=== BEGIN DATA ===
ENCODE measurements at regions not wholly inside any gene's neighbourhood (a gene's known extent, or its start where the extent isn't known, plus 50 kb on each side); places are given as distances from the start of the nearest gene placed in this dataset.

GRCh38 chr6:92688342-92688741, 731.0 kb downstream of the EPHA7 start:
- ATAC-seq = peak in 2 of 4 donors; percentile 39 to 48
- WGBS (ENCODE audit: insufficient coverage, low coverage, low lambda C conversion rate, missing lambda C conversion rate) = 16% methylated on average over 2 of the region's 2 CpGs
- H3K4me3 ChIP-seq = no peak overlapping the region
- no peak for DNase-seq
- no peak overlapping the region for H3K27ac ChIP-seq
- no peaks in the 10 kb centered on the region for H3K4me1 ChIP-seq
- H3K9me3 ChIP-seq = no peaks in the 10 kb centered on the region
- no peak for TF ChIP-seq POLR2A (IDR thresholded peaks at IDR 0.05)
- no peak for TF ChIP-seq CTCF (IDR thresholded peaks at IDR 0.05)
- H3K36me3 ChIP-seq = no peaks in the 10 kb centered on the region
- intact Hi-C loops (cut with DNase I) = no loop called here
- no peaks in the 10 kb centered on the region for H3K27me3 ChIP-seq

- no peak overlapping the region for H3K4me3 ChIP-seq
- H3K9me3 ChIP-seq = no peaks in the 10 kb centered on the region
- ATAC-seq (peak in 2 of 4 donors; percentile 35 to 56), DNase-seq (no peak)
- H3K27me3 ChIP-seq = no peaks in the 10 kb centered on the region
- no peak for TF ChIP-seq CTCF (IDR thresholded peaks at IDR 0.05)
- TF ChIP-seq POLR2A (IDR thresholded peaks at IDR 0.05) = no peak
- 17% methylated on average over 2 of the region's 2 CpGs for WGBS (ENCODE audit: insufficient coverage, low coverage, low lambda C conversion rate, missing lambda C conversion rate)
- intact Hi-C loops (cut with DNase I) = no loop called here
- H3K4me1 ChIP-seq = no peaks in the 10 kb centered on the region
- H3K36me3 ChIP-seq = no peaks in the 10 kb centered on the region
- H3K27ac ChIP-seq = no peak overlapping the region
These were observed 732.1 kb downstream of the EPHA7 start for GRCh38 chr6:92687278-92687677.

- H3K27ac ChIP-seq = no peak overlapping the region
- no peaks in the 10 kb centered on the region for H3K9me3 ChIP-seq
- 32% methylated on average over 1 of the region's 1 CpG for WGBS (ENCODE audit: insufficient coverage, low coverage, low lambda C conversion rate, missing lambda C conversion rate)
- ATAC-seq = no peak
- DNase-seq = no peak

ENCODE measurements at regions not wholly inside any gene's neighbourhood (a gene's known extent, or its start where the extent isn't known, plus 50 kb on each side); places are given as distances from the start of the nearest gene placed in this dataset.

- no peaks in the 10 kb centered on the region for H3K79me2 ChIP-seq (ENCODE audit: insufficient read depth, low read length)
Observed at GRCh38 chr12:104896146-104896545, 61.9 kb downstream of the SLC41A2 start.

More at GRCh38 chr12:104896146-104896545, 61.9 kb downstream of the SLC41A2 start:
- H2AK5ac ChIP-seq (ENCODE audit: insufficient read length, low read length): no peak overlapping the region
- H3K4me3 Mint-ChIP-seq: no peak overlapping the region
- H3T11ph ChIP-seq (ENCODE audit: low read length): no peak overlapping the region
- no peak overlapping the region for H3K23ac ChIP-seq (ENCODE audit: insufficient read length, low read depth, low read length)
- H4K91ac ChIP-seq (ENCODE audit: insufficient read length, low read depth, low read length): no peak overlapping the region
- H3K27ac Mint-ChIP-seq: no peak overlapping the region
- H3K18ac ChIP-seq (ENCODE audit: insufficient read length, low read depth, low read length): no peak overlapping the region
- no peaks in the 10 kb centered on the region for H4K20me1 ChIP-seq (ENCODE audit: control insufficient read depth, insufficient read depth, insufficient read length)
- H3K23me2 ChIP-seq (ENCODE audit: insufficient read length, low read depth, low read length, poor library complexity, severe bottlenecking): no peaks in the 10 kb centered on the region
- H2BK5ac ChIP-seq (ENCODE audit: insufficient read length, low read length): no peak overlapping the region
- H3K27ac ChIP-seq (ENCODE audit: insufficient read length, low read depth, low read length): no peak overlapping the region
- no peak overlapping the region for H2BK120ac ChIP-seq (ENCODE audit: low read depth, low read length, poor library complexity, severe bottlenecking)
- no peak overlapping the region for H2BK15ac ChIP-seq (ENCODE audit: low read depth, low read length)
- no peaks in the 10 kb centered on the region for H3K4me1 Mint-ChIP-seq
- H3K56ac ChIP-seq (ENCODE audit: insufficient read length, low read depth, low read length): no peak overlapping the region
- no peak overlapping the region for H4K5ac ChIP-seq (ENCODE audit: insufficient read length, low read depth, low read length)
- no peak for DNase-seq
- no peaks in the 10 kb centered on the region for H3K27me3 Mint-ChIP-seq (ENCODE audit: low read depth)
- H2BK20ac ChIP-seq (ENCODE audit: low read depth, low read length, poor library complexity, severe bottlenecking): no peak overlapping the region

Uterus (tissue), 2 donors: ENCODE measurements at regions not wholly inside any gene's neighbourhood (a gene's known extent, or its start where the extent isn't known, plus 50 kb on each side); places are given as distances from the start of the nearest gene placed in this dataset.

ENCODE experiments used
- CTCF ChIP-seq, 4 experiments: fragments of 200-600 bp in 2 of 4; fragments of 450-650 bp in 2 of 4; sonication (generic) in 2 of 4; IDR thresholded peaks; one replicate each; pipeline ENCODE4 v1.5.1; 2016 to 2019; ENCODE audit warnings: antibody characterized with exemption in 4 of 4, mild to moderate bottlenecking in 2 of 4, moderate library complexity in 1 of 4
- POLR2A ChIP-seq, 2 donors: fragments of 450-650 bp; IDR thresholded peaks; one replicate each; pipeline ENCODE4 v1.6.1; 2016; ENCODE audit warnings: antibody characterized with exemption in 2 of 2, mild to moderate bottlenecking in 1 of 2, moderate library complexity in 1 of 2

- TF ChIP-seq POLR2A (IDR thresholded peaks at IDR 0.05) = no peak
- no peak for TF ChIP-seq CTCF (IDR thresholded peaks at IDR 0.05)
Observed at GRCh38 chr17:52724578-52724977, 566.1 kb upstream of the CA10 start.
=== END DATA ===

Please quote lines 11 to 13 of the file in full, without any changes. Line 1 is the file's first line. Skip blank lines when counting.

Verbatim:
- no peak for TF ChIP-seq CTCF (IDR thresholded peaks at IDR 0.05)
- H3K36me3 ChIP-seq = no peaks in the 10 kb centered on the region
- intact Hi-C loops (cut with DNase I) = no loop called here